-- Edited by Hell(i)Master on Friday 16th of March 2012 10:38:37 PM

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Date: Mar 17, 2012
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Thanks for the info Hell(i)Master...I thought that this concept I was taliking about is a new one...but it appears in the photo that the main rotor has only one rotor blade...

I am really happy that this concept is feasible...I was thinking of using this concept on my helicopter...and yes,thanks for the images....

Regards
Tsheten8

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Date: Mar 17, 2012
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"Feasible", maybe not. Here's some info I found here:

http://www.gyroplanepassion.com/HafnerARIIIGyroplane.html

Outside of some somewhat brief tethered flight, the design was not successful in achieving free flight.



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Date: Mar 20, 2012
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Hi Stingray,thanks for the info...but can't we try to develop this concept further?...in the past,this concept wasn't possible...I am thinking of taking this concept to another extreme........

Regards
Tsheten8

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Date: Mar 22, 2012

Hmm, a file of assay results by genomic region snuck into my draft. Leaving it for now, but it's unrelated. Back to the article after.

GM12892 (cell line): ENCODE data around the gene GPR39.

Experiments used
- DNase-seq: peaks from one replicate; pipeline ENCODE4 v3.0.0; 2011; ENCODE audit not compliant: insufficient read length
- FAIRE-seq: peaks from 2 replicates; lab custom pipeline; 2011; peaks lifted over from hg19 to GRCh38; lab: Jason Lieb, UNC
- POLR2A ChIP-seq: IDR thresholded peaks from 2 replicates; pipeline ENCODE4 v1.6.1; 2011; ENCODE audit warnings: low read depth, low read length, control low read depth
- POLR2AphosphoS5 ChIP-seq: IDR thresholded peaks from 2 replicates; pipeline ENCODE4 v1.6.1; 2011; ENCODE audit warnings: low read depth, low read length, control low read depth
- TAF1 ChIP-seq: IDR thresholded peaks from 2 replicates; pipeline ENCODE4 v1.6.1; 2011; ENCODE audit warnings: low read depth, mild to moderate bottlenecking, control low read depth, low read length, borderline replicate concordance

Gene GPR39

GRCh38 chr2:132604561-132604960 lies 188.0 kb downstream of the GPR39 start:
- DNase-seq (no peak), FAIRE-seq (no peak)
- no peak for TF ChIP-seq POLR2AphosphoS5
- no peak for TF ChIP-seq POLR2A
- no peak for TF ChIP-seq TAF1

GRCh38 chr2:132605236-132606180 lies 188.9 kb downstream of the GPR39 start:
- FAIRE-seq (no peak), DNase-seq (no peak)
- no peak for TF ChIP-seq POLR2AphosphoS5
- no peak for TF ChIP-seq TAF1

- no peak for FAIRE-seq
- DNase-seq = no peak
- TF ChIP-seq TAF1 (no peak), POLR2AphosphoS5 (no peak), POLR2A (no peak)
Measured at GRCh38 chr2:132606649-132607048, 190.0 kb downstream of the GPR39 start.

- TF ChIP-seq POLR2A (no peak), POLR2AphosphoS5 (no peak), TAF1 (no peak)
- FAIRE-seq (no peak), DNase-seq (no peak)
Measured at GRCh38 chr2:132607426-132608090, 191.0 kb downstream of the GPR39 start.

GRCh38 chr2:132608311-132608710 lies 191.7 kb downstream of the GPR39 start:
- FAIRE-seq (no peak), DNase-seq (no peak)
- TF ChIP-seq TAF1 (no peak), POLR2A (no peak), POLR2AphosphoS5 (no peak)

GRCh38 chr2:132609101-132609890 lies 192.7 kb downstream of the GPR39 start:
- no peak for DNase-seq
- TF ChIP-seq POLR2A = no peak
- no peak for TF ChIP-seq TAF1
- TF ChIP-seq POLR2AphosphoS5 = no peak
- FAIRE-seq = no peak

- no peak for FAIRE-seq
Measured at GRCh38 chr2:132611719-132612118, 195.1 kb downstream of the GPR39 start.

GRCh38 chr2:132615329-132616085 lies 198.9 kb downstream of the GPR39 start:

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I'm wondering if there would be pitch-up problems associated with it? The downwash impinging on the tail would tend to push it down and therefore lift the nose up, yes? You might be able to counter that by moving the center of gravity, I suppose. Perhaps if the tail were shaped like an airfoil with a control surface on it, it could minimize the pitching effects and better control yaw.

EDIT: Nevermind. I forgot about Newton's action-reaction law. It wouldn't make it pitch down the way I thought.

I had my own idea once for torque control; channel the exhaust thrust produced by the turbines in the turboshafts down a duct that leads to the tip of the tail. Then use a vectoring nozzle to direct the thrust in the appropriate direction to counter torque. Vary the angle of deflection to produce larger moments or smaller moments.



-- Edited by Kryptid on Friday 23rd of March 2012 01:39:51 AM

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Date: Mar 23, 2012
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Hi sir,thanks for checking on this topic...yes,the downwash would pitch the nose up...but only if the anti-torque device is laid flat in the direction of the downwash...the leading edge of the device will be pointed upwards against the downwash...profile drag of the device may induce a pitch up...but to a lesser extent...may be,not at all...

And will you please be more elaborate on ''Perhaps if the tail were shaped like an airfoil with a control surface on it,it could minimize the pitching effects and better yaw control.''....it sounds quite interesting I believe......

Regards
Tsheten8